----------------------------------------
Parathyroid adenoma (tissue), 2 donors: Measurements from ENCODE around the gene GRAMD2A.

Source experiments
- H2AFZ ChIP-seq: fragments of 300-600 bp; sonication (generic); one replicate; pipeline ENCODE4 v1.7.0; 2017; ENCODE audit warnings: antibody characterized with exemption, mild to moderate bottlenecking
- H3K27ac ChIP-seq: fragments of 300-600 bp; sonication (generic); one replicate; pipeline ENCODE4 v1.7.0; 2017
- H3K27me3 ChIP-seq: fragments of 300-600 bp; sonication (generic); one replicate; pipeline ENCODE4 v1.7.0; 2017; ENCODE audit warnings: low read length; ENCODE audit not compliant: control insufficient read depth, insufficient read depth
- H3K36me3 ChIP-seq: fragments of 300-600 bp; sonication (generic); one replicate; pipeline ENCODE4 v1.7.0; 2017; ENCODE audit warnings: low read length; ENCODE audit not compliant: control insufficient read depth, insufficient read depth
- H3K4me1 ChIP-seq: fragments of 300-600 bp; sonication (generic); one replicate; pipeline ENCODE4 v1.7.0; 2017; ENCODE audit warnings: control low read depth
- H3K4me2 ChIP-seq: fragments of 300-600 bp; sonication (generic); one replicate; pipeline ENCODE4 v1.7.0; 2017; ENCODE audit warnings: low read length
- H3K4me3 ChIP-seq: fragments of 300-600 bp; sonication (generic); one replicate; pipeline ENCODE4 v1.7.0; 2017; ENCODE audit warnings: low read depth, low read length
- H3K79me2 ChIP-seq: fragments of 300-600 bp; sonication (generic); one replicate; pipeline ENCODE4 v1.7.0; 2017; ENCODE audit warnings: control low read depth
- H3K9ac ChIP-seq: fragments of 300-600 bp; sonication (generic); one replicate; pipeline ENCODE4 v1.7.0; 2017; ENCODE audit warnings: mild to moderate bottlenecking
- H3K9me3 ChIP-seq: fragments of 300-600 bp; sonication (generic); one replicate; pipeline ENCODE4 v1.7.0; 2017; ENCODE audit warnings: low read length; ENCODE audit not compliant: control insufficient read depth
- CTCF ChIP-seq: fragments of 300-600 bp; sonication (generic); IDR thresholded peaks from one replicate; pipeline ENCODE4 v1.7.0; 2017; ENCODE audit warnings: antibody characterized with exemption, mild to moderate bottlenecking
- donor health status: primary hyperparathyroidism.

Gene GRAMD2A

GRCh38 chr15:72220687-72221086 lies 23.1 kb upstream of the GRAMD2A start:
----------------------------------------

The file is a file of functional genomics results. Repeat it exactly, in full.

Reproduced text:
Parathyroid adenoma (tissue), 2 donors: Measurements from ENCODE around the gene GRAMD2A.

Source experiments
- H2AFZ ChIP-seq: fragments of 300-600 bp; sonication (generic); one replicate; pipeline ENCODE4 v1.7.0; 2017; ENCODE audit warnings: antibody characterized with exemption, mild to moderate bottlenecking
- H3K27ac ChIP-seq: fragments of 300-600 bp; sonication (generic); one replicate; pipeline ENCODE4 v1.7.0; 2017
- H3K27me3 ChIP-seq: fragments of 300-600 bp; sonication (generic); one replicate; pipeline ENCODE4 v1.7.0; 2017; ENCODE audit warnings: low read length; ENCODE audit not compliant: control insufficient read depth, insufficient read depth
- H3K36me3 ChIP-seq: fragments of 300-600 bp; sonication (generic); one replicate; pipeline ENCODE4 v1.7.0; 2017; ENCODE audit warnings: low read length; ENCODE audit not compliant: control insufficient read depth, insufficient read depth
- H3K4me1 ChIP-seq: fragments of 300-600 bp; sonication (generic); one replicate; pipeline ENCODE4 v1.7.0; 2017; ENCODE audit warnings: control low read depth
- H3K4me2 ChIP-seq: fragments of 300-600 bp; sonication (generic); one replicate; pipeline ENCODE4 v1.7.0; 2017; ENCODE audit warnings: low read length
- H3K4me3 ChIP-seq: fragments of 300-600 bp; sonication (generic); one replicate; pipeline ENCODE4 v1.7.0; 2017; ENCODE audit warnings: low read depth, low read length
- H3K79me2 ChIP-seq: fragments of 300-600 bp; sonication (generic); one replicate; pipeline ENCODE4 v1.7.0; 2017; ENCODE audit warnings: control low read depth
- H3K9ac ChIP-seq: fragments of 300-600 bp; sonication (generic); one replicate; pipeline ENCODE4 v1.7.0; 2017; ENCODE audit warnings: mild to moderate bottlenecking
- H3K9me3 ChIP-seq: fragments of 300-600 bp; sonication (generic); one replicate; pipeline ENCODE4 v1.7.0; 2017; ENCODE audit warnings: low read length; ENCODE audit not compliant: control insufficient read depth
- CTCF ChIP-seq: fragments of 300-600 bp; sonication (generic); IDR thresholded peaks from one replicate; pipeline ENCODE4 v1.7.0; 2017; ENCODE audit warnings: antibody characterized with exemption, mild to moderate bottlenecking
- donor health status: primary hyperparathyroidism.

Gene GRAMD2A

GRCh38 chr15:72220687-72221086 lies 23.1 kb upstream of the GRAMD2A start: